Saturday, 16 January 2010

Why and How to Give Rhythm to Images

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Human brains are formed to be allured by rhythm.  It can be a rhythm afforded by symmetry, balance or repetition.  The form can be music, calligraphy or photography, you name it.

In photography, generally speaking, rhythm is a sense of dynamics conjured up by the disposition of objects in its own orderly way or the different degrees of contrast in colours and tonality.
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In a stricter visual sense, rhythm is the interlacing of regular elements in an image, namely, the dots, lines and planes.

By saying dots, lines and sections, we don't take the literal meaning.  Take the photos here for example.  The dots can be the heads of the passers-by as seen from an aerial angle.  The lines can be the  taxi or van queues.  And each picture of the model on the billboard can be taken as the planes. R0015931 (Medium)

Rhythm exists in everyday scenes.  Go to the street and take notice of the vehicles whizzing past and passers-by going up or down the road in different paces.  Admire the skylines formed by the buildings of varied heights.  Go to the countryside and see the labyrinthic paths and the winding curves of fields and rivers.  All these can bestow a sense of rhythm on an image.

R0015928 (Large)You may read books about how the specific kind of elements can give theoretically what an impression to the viewers.  But the best and easier way is to first figure it out yourselves by going out with your camera, observing with your heart and taking photos. 

Practise, practise and practise.

Friday, 15 January 2010

Old Barbershop

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^Two old shaving brushes and a plastic container holding the shaving cream.

Almost a year ago GX GARNERINGS featured a series about an old housing estate to be demolished, in which a post was written on an old Shanghainese barbershop to be closed down there.  The post tells of some history about such shops and hairstyling in Hong Kong

Recently I have paid a visit to some local old shops of which one was a similar Shanghainese barbershop.

P1080395 (Medium)^The pricelist sets out the wide array of services and charges.

These shops are vanishing and doing a business which is understandably not good.   They are mostly situated on the lower floors of the what we called Chinese tenement buildings built before the WWII.  The clues of their existence are the pricelist boxes and signboards put right at the entrance of the buildings.

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^The barbershop is called New East Asia Barber's, which was a trendy word in the earlier days of the British colonial history as the word "East Asia" was more or less a conceptual product of the world being centred on the British Empire.  At that time, anything from Britain and the West was considered much superior.

As time wears on, these shops are no longer trendy.  They are old.  Their patrons are invariably grandpas and grandmas.

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^This door is of the genuine 1950's style and cannot be found in a lot of places.  The owner of the shop is going to sell it.  What a luck for me to have captured it!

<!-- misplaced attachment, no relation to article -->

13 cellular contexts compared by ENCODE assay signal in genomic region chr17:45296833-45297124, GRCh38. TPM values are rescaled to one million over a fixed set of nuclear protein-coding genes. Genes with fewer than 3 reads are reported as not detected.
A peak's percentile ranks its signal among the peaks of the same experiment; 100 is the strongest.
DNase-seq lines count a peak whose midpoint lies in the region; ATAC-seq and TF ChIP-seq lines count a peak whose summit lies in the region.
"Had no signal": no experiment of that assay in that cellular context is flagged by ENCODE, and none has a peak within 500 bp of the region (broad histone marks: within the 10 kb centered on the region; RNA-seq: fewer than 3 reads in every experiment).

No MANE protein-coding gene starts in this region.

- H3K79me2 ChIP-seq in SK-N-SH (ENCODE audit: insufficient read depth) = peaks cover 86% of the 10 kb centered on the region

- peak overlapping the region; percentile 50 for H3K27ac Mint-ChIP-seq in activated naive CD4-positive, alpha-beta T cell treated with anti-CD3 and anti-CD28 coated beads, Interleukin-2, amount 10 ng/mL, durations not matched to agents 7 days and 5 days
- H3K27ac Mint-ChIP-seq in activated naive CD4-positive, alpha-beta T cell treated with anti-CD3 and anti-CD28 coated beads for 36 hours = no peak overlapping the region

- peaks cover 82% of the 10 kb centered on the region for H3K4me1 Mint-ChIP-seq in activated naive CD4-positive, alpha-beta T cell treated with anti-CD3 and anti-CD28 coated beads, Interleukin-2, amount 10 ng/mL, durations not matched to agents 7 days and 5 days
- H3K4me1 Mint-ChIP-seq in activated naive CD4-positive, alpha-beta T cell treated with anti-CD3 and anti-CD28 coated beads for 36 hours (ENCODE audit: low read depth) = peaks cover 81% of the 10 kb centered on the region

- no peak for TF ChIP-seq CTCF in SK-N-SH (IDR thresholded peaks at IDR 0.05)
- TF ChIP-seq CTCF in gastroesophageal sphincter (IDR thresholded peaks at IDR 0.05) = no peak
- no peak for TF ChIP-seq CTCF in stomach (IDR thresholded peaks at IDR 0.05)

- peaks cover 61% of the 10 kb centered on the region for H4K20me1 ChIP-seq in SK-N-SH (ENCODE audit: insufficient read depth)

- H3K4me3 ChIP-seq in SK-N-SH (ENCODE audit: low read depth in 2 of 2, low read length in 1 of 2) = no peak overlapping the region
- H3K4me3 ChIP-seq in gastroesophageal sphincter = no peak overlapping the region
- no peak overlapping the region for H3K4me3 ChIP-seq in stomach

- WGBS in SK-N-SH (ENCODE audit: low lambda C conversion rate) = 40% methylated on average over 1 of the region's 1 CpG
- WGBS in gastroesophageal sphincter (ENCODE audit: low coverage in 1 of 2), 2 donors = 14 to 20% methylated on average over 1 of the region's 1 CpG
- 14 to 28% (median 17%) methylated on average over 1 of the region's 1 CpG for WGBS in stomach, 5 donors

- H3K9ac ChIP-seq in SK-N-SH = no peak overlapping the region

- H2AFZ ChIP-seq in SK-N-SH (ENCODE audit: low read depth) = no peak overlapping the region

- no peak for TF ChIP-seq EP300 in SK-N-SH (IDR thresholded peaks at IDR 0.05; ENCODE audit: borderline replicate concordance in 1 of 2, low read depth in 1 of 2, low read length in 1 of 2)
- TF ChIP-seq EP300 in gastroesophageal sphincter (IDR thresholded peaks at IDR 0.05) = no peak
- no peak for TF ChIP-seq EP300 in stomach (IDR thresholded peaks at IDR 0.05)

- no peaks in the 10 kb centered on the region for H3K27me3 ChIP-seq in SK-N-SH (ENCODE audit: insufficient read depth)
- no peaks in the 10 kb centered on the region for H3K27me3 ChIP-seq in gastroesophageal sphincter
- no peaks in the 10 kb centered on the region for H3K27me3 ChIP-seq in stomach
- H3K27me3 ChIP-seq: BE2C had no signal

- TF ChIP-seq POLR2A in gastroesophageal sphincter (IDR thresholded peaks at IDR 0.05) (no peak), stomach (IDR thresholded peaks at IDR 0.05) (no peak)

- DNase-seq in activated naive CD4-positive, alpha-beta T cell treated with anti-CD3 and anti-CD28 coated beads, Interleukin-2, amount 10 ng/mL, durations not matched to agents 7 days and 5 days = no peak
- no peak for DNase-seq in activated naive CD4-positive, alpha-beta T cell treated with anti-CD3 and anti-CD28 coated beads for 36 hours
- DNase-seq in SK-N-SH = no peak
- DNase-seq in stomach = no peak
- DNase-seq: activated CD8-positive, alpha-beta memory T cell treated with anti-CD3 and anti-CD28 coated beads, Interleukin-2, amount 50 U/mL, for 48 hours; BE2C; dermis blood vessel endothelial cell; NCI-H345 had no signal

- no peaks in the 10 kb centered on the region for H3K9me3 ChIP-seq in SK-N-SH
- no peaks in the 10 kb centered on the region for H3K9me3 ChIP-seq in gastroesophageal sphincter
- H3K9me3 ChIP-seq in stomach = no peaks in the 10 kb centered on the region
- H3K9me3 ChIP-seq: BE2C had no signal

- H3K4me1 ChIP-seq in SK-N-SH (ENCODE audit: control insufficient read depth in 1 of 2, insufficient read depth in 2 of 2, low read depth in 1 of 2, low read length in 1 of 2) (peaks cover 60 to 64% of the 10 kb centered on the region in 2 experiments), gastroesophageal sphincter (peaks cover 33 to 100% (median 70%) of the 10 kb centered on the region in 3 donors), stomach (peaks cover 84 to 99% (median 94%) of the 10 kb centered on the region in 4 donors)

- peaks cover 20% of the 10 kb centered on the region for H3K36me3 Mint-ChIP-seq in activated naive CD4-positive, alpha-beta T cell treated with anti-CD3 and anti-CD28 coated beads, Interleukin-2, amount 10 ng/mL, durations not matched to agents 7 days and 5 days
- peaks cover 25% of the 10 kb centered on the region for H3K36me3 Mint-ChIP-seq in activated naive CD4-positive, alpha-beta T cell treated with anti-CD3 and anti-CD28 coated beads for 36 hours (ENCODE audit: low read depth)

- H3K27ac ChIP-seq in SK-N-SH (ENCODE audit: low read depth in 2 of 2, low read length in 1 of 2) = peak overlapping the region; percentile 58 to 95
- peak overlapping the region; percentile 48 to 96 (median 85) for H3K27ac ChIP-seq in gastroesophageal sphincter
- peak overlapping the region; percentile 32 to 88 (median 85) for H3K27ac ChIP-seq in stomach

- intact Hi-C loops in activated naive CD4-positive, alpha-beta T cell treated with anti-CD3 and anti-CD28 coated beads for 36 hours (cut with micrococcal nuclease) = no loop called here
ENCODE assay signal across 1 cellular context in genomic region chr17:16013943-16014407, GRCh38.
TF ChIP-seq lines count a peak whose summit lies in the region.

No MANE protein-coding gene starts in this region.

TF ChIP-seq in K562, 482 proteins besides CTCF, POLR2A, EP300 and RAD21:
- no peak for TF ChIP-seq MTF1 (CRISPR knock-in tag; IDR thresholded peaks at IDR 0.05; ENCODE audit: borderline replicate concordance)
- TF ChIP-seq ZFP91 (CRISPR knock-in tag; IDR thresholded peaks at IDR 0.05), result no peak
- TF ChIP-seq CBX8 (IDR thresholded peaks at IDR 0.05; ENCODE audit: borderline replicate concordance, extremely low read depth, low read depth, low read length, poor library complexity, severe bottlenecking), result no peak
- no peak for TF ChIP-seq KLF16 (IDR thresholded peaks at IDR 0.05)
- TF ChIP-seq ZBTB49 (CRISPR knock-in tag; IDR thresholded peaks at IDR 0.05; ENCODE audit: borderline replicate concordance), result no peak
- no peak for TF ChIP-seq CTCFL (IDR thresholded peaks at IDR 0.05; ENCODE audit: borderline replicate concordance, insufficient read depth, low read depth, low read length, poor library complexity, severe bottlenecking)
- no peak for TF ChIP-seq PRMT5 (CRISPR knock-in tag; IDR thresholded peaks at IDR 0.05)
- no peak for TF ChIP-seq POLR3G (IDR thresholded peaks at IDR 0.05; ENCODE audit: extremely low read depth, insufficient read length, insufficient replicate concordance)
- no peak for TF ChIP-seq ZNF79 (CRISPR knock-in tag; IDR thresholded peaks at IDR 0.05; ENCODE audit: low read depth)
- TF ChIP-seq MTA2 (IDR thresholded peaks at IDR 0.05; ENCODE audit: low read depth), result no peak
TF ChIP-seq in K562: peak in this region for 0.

Talking about grandpas and grandmas, these old barbershops were originally men's club.  Women were of a lesser regard in social status in the old days.  When the ladies were finally allowed to be served, the seating arrangement still carried the stigma of discrimination, which is:

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The men got the sofa seats while the ladies were seated on the less comfortable chairs.  Services in an old Shanghainese barbershop are haircutting, shaving and grooming.  For ladies, grooming includes using special powder to even out the wrinkles on their face.

To trim and cut beard, shaving cream is applied on a brush to the customer's hairy face:
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The brief visit to the barber's was educational.  It was made on a Saturday afternoon and the barbers were having a rest as there wasn't any customers.  I chatted with them for a short while, knowing that the shop was over half a century old.
  P1080409 (Medium) ^ Another pricelist box right at the entrance door to the shop.

We greeted one and the other a good afternoon and off I went down the shabby stairs of the sort of rundown tenement building.

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Thursday, 14 January 2010

GF1 Impression: Closing Remarks

P1090193 (Medium)^It says, "Super Digital Mall".
I leapt from the film era, leaving the Minolta Dynax 7 and the pricey photographic paraphernalia, to the digital era embracing the 1/1.7"-sensor (hereinafter 1.7) GX200, without owning any DSLR. The reason is obvious: the unbearable heaviness of the regular photographic gear.

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The GX200 is still a joy in my hand. In fact, digital cameras have lots of strengths over their film cousins...well...grandpas. But I still have one problem adjusting to this digital camera era: the short life cycle of a product generation. The 1.7 serious compacts with a wide-angle-focal-length capability seem to soon become a phenomenon of the past, be them the GRD III, GX200, LX3, P6000, G11....